While not always the case, currently, the Japanese use three different alphabets for writing plus the Latin alphabet. These four different scripts are often mixed together. In fact, it’s not uncommon to see all of these alphabets on the same page. The three Japanese alphabets are hiragana, katakana, and the borrowed Chinese characters called kanji. Japanese can also be written in the Latin alphabet. This romanization is often used by foreign speakers who haven’t mastered hiragana, katakana, and kanji. It’s also often used when working on a computer.
The word order of Japanese is determined by the kana, or the pronunciation of words, rather than the symbols. Overall, there are 46 sounds in Japanese, each represented by its own katakana and hiragana.
Combinations of Alphabets
Look at any piece of Japanese writing and you’ll see mostly sentences made up of both hiragana and kanji. Kanji, the borrowed Chinese symbols, are used mainly for nouns, adjective stems, and verb stems. These verb stems will have hiragana attached to them for verb tense. Hiragana will also appear throughout the sentences as particles, words that are, more or less, the equivalent of English prepositions (although they do serve other purposes as well).
You may see katakana used on the page as well. Katakana is generally only used for loan words, or words that have been introduced to Japan from outside languages. Brand names like “McDonalds,” foreign foods like “taco,” and foreign terms like “déjà vu” will be written in katakana.
Besides these uses, you’ll also see kanji used for names, hiragana used for Japanese words that don’t have an associated kanji, and katakana for onomatopoeias, words whose kanji aren’t often used, and for scientific terms. Also, you may see small hiragana written over a kanji. These hiragana, called furigana, are used to indicate how to read and pronounce the kanji. Many kanji have different meanings and pronunciations depending on context, so furigana are often necessary to avoid confusion.
The Latin alphabet is used only for acronyms, the use of Japanese names and words meant to be read by non-Japanese speakers, and company/product names. There are exceptions to all of these rules, of course, and sometimes Japanese writers will use hiragana or katakana instead of kanji to call attention to a word, to prevent any confusion, or simply because they prefer it over the kanji.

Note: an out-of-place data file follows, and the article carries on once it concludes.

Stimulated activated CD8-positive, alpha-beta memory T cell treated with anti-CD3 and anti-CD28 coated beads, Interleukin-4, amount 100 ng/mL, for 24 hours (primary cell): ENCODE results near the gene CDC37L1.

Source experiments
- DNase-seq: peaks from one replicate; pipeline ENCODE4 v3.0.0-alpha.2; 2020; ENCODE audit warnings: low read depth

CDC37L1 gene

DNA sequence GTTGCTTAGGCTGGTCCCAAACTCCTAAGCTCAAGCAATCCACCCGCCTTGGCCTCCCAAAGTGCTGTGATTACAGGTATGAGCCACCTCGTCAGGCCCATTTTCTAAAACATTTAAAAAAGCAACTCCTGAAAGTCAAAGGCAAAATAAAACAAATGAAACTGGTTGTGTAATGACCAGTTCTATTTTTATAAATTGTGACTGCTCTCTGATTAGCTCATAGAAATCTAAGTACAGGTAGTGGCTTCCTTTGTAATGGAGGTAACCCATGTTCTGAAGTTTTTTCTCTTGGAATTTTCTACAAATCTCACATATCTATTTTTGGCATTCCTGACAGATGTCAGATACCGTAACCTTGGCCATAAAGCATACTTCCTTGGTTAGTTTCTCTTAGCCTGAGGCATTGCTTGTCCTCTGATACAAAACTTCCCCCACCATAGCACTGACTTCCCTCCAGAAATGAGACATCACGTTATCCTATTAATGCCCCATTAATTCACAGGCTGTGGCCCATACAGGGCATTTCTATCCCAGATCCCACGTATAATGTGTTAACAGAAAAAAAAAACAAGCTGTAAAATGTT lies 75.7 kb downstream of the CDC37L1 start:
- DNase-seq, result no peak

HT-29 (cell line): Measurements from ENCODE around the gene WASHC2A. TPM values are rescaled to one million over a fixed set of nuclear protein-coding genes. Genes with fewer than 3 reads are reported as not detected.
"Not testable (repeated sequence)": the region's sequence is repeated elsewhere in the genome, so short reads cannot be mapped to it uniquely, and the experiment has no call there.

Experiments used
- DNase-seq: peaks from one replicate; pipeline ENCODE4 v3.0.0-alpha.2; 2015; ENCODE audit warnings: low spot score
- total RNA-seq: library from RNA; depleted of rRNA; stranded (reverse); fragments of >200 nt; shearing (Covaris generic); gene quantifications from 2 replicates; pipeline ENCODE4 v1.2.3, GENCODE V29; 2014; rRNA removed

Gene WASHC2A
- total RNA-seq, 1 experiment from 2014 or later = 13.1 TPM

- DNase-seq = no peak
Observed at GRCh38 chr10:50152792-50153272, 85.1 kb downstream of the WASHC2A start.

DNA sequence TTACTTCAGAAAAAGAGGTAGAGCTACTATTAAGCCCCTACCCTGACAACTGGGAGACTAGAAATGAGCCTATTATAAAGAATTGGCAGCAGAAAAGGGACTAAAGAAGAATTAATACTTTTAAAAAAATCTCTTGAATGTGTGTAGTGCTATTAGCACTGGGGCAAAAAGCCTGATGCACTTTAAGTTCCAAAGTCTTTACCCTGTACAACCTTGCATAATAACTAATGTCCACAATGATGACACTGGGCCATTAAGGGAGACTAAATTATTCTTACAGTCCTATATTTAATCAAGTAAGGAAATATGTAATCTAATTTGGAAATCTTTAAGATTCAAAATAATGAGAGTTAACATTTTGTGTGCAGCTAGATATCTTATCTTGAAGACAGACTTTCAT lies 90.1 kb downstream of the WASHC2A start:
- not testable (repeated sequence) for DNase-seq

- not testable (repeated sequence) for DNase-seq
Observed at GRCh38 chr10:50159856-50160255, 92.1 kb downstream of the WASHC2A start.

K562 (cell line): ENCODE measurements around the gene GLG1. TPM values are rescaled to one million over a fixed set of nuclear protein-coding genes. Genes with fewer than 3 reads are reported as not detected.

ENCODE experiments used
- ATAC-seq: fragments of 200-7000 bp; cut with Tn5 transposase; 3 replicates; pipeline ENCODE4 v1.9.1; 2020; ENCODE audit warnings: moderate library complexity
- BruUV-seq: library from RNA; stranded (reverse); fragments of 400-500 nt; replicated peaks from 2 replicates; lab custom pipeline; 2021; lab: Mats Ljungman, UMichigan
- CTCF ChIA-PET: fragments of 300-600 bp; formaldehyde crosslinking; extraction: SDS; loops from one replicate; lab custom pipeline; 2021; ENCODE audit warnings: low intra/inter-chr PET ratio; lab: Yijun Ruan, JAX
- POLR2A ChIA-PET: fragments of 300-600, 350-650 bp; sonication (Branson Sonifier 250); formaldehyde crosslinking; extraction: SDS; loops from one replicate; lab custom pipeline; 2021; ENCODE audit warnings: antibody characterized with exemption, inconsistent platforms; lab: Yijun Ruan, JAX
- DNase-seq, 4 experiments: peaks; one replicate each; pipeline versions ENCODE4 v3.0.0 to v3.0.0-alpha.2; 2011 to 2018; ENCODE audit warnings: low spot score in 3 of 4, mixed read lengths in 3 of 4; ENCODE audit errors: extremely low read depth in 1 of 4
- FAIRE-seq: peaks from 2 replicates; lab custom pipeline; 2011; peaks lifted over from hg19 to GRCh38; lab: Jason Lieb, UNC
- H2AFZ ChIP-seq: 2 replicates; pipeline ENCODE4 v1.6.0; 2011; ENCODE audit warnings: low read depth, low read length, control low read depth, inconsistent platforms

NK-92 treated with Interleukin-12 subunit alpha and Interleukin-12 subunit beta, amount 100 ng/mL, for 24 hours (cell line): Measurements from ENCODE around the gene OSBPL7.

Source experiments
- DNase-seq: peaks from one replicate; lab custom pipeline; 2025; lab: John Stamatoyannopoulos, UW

Japanese is traditionally written vertically and from right to left. However, typed or computer-printed Japanese is usually done horizontally since it’s easier for printers and computer programs to work horizontally.
The modern Japanese writing system has its beginnings in the fourth century. It was around this time that written Chinese, the kanji characters, appeared in Japan. Before this, there was no true native Japanese writing system—there were some scrapes of records, but nothing definitive. Most were pictographs found on cave walls or on various primitive forms of pottery.
While the Japanese aristocracy originally learned kanji to read Chinese, over the years, a form of writing called kanbun developed. Kanbun was loosely based on Chinese grammar, but it involved some special marks to indicate the Japanese meaning of some kanji. The Kojiki, the earliest history of Japan, was written using kanbun.
However, it wasn’t until sometime around 750 AD that a true form of Japanese writing emerged. The man’yugana made use of kanji, but only the phonetic aspects of them, not their actual meaning. Man’yugana was used to write poetry originally. Over time, Man’yugana actually branched off into two different systems. The two systems would evolve into the hiragana and katakana alphabets over time.
Many words from China had no Japanese equivalent, so these words entered Japanese with little change. However, some kanji and Japanese words meant the same thing or concept. When this occurred, the kanji ended up with two readings, the on-yomi and kun-yomi reading. The reading depends on the word and the context it’s used in.
The first major language reform can in the Meiji era during the nineteenth century. Thanks to a number of education reforms, literacy was quickly growing among the Japanese. At the same time, many new words were entering the language. Because of the increased literacy rate, many of the new words were written in colloquial styles instead of the classical style that the aristocracy and courts often used.
Because many of the lower class were just learning kanji during this time, one of the most debated issues was the complexity of written Japanese. With thousands of kanji to learn just to be able to read basic books, many thought kanji use should be limited.